The Reason Gluten-Free Recipes Often Require More Liquid

If you've ever noticed that gluten-free baked goods recipes tend to call for a substantially larger amount of liquid than their conventional counterparts, there's a good reason for that: They need more liquid to reach a similar consistency and mouthfeel of a gluten-containing baked good.

There's a lot of room for error when it comes to gluten-free baking, much of which comes down to the flour involved. After all, gluten-free flour does not behave the same way as wheat-based flour, which provides structure, texture, and binding, as well as elasticity to food. Instead, it tends to absorb more liquid due to the presence of fine starches, which are like sponges, soaking up whatever liquid they come into contact with. To counteract this, a well-written gluten-free recipe will call for various replacements to keep up the moisture level and consistency of the batter.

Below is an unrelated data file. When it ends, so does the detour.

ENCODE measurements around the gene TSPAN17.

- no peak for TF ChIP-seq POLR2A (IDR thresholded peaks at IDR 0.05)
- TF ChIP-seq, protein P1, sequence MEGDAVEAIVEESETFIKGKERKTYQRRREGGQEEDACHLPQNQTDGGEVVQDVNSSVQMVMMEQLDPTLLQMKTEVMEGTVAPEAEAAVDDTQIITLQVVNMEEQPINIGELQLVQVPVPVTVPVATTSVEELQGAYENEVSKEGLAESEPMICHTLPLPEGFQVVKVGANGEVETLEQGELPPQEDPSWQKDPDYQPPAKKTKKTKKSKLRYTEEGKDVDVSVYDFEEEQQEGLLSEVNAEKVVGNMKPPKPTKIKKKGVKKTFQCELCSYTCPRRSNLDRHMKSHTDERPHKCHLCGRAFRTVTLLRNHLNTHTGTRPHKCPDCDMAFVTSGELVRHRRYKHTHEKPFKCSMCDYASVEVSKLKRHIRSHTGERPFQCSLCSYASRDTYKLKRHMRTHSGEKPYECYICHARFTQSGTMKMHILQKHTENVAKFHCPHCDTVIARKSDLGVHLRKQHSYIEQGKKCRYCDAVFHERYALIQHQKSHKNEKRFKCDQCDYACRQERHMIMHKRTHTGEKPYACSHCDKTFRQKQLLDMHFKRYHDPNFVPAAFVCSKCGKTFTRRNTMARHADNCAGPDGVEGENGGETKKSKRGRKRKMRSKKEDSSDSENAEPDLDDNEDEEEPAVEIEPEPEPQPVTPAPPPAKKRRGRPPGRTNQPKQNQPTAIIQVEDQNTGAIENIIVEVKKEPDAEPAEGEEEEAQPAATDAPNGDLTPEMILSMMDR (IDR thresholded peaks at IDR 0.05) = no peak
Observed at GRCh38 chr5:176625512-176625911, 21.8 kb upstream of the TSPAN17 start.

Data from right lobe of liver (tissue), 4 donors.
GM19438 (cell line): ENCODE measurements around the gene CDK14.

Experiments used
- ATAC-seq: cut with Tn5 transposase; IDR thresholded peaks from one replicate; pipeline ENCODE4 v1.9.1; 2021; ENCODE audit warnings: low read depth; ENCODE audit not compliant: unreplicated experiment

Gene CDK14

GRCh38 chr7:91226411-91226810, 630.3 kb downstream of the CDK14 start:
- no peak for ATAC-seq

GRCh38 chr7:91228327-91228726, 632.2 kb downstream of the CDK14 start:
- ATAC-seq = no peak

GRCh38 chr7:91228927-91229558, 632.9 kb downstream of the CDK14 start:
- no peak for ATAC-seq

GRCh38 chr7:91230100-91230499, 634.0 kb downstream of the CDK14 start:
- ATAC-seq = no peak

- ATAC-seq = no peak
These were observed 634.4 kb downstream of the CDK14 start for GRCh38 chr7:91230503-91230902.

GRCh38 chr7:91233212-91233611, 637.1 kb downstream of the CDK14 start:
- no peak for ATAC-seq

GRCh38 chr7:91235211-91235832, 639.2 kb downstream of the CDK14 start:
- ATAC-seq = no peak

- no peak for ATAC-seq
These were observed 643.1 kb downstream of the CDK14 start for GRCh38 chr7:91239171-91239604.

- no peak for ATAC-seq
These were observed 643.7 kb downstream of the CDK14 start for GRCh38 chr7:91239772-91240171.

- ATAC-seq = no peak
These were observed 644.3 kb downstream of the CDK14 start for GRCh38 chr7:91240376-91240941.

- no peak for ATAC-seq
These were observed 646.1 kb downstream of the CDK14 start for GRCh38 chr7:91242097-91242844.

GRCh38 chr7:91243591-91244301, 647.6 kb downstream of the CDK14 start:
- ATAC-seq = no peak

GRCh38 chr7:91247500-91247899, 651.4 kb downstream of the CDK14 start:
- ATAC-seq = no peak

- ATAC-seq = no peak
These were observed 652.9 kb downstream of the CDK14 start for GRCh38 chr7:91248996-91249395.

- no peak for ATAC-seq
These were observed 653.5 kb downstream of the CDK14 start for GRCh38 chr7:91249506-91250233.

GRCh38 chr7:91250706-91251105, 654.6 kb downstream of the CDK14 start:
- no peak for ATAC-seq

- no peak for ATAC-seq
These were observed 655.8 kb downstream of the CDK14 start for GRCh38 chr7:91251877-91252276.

Why gluten-free recipes call for fine starches

In baked goods, subbing in just one sole gluten-free flour for wheat-based flour will not suffice. Fine starches such as xantham gum, arrowroot, tapioca starch, and ground flax or chia seed are able to take on a gluten role. They help bind the ingredients together and offer the same chewiness a conventional baked good does. However, these are the starches that soak up the liquid. Most recipes will either up the amount of liquid used, add in puréed fruit or applesauce, or include extra eggs, which also help with structure. Gluten-free batters are usually looser than batters with gluten, but this extra moisture will burn off in the oven.

Gluten also helps baked goods rise by trapping the gas bubbles produced by the leavening agent. For this reason, gluten-free recipes will probably also call for larger amounts of leavener than conventional baked goods.